Take, for example, the interpretation of the job market in 2021. Initial monthly headline employment numbers painted a picture of a job market that was "okay, but not really great," according to Waller. This perception, coupled with the highest inflation rates in four decades, led to a cautious approach towards raising interest rates, fearing potential job losses.

However, this initial understanding was turned on its head by subsequent data revisions. The case of the August 2021 jobs report is illustrative. Initially, the Bureau of Labor Statistics (BLS) estimated that 235,000 new jobs were added.

However, this figure underwent significant revisions. The first two revisions alone, incorporated in the following two months' reports, nearly doubled this number to approximately 483,000. Waller's reflection on this situation is telling.

“When you look back, you’re like, 'Oh my God, the labor market was a lot stronger than it was indicated by the release of the data at the time,’” he remarked. This hindsight perspective highlights a critical issue: in real-time, data may not accurately reflect the economic reality, leading to potentially delayed or misinformed policy decisions.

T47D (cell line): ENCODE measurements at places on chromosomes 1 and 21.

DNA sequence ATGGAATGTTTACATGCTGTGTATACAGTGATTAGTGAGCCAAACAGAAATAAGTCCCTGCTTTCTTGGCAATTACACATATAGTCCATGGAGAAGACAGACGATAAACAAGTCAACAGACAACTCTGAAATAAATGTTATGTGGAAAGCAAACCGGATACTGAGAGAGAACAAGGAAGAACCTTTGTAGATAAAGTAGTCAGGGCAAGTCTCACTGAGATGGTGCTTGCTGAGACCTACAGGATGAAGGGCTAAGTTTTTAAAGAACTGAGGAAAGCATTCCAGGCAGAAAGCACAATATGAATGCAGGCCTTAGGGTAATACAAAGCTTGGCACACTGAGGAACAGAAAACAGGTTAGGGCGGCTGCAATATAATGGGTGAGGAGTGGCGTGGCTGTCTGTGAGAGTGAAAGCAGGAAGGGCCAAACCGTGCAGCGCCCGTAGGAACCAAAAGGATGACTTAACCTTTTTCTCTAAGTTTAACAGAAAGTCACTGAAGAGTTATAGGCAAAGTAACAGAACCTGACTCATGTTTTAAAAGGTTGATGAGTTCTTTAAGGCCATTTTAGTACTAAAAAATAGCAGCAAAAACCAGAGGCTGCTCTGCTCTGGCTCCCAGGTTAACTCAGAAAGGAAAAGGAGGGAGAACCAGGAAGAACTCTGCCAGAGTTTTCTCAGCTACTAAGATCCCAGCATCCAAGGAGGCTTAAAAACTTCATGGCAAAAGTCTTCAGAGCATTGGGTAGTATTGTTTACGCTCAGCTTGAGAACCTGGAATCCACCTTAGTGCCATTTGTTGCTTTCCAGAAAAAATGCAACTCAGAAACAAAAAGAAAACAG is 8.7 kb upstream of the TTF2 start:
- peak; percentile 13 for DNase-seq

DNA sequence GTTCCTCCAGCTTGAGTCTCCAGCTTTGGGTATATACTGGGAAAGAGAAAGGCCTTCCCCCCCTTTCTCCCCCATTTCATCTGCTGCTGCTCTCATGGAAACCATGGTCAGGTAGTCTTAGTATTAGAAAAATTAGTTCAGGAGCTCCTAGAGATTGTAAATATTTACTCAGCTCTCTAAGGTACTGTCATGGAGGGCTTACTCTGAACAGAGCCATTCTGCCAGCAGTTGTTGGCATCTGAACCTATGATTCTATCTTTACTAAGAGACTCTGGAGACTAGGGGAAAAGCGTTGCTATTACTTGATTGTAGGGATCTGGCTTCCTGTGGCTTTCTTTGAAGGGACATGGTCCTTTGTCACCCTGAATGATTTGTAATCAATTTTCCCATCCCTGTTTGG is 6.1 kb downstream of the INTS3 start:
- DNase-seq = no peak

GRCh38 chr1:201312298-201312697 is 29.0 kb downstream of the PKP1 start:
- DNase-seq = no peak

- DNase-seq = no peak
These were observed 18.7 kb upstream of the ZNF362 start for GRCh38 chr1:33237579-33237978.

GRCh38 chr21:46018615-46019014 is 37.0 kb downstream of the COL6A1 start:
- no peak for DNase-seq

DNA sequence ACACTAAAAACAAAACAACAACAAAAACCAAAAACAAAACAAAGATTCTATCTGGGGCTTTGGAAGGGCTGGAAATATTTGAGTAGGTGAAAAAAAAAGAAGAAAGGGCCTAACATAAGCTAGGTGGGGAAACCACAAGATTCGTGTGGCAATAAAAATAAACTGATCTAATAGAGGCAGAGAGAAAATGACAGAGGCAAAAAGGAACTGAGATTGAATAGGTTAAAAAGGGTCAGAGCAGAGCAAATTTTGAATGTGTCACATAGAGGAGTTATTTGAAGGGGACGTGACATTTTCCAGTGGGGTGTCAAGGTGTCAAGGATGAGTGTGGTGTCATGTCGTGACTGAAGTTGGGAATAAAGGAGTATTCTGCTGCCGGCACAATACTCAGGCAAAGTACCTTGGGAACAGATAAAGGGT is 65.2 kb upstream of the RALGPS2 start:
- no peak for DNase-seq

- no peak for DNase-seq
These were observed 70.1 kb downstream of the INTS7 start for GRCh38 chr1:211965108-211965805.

Christopher Waller© Getty Images/Sarah Silbiger

The Ripple Effect of Data Revisions

The phenomenon of data revision plays a significant role in shaping economic policy, as evidenced in both 2021 and the following years.

In 2021, the labor market appeared weaker than initially reported, with revised employment gains for all but one month indicating a less robust job market. This trend of significant data revisions continued into the following year, presenting a challenge for policymakers.

Fed Governor Michelle Bowman highlighted the difficulties arising from frequent and substantial data revisions. Speaking at an event hosted by the Ohio Bankers League in November, Bowman pointed to recent revisions in monthly job gains and average hourly earnings, emphasizing the complexities these adjustments introduce in forecasting economic trajectories.